Remember, handlers may be allowed to excuse themselves from competition for any reason. Handlers may do this before, during or after their individual exercises.
You MUST expeditiously handle any incidence of dog aggression you evidence towards people or other dogs.
EXCUSAL: As evidenced by you, you should excuse a dog that attacks another dog or appears to you to be threatening to other dogs in the ring/trial area. Further you may excuse a dog that shows any sign it may not be safely approached or examined. (NOTE: If a dog has been excused two times for an incidence of dog aggression, it will fall under the disqualification rules. It is not your responsibility to tell this to the dog owner or handler. A notification of disqualification will be sent to the owner by the Business Office after review by the Board of Directors.)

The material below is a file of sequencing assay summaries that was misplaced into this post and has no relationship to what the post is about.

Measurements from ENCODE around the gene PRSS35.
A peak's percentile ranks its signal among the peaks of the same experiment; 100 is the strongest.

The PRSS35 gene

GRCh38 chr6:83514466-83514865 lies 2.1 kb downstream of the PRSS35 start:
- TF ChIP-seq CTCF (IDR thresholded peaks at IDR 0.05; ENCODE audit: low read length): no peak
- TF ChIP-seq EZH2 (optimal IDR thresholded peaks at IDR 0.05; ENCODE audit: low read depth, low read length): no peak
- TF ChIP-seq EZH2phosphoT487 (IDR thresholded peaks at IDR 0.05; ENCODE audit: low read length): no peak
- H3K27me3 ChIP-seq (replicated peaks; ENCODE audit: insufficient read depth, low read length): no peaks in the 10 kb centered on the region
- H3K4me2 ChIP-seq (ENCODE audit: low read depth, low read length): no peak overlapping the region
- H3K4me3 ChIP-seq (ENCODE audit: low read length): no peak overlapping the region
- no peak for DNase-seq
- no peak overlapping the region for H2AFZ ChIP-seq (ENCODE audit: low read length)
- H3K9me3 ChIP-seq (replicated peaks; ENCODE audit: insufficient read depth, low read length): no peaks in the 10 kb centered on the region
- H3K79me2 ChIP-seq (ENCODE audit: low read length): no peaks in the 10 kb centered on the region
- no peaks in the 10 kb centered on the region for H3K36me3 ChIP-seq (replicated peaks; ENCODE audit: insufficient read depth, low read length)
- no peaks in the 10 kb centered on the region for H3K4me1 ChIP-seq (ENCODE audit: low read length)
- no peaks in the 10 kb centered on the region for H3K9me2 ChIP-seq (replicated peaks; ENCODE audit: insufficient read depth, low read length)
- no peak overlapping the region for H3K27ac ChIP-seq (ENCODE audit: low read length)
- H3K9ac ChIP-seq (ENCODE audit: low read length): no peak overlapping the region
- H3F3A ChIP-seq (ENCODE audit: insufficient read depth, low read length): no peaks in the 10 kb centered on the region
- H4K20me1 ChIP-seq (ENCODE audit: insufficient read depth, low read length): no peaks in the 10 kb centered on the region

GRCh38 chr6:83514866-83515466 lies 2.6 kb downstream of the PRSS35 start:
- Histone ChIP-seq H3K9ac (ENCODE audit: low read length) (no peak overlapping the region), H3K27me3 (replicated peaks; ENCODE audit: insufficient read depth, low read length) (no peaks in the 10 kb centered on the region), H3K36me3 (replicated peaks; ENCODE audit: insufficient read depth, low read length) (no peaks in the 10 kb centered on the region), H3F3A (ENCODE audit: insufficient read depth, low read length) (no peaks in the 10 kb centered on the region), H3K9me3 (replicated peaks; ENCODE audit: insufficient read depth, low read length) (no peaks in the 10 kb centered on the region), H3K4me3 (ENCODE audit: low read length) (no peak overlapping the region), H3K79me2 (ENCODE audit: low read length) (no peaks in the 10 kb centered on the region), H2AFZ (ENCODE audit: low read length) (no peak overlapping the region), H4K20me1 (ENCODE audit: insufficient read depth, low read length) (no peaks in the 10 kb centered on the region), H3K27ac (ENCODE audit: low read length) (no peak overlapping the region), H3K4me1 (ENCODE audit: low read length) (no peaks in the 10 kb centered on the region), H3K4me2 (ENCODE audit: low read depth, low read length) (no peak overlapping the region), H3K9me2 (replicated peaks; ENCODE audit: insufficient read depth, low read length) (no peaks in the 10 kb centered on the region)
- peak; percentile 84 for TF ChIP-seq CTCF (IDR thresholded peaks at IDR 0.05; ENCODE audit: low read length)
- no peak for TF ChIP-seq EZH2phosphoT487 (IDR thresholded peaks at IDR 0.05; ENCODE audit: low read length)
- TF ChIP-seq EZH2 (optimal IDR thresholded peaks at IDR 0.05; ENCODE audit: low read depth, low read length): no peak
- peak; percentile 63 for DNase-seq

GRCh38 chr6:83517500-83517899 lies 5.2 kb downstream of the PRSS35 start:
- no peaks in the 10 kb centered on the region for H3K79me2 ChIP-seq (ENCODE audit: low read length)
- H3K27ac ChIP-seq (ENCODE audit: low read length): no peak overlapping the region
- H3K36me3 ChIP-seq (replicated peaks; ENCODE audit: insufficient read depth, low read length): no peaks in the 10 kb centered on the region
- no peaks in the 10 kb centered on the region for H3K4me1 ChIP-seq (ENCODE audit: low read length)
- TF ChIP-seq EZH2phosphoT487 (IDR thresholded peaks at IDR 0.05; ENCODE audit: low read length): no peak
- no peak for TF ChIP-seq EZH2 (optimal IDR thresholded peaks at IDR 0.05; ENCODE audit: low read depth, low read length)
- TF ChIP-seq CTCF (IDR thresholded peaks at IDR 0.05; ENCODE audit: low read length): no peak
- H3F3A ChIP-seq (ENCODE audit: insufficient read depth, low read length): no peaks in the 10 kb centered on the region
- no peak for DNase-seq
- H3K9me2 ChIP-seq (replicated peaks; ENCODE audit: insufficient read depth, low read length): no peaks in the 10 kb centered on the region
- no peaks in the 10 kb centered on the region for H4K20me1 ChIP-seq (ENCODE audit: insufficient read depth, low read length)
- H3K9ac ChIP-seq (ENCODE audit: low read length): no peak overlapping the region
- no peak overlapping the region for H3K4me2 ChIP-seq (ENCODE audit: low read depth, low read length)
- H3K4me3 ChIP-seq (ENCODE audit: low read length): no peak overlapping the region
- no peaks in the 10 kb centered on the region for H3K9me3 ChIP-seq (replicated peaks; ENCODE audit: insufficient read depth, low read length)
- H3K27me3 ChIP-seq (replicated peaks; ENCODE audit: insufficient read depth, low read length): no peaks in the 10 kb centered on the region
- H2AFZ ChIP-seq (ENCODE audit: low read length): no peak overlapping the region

DISQUALIFICATION: As evidenced by you, you should disqualify a dog that attacks or attempts to attack a person in the ring/trial area. Once done, post a sign indicating your ring is on a break (hopefully you can do all paperwork and notifications within a fifteen minute period of time). This dog shall be ineligible to participate in any ASCA event in ANY discipline, unless and until that dog is approved for further competition and reinstated by the Board of Directors. Therefore, if the dog you disqualified is entered in other events that same day (or cluster), this dog may not compete in anything once you have disqualified it. Please have one of your stewards locate the Show Committee Chair or Show Secretary and have them come to your ring where you can explain the disqualification.
The Show Chair or Show Secretary may then timely notify those in charge of the other events held that day or within that cluster that this dog may no longer compete.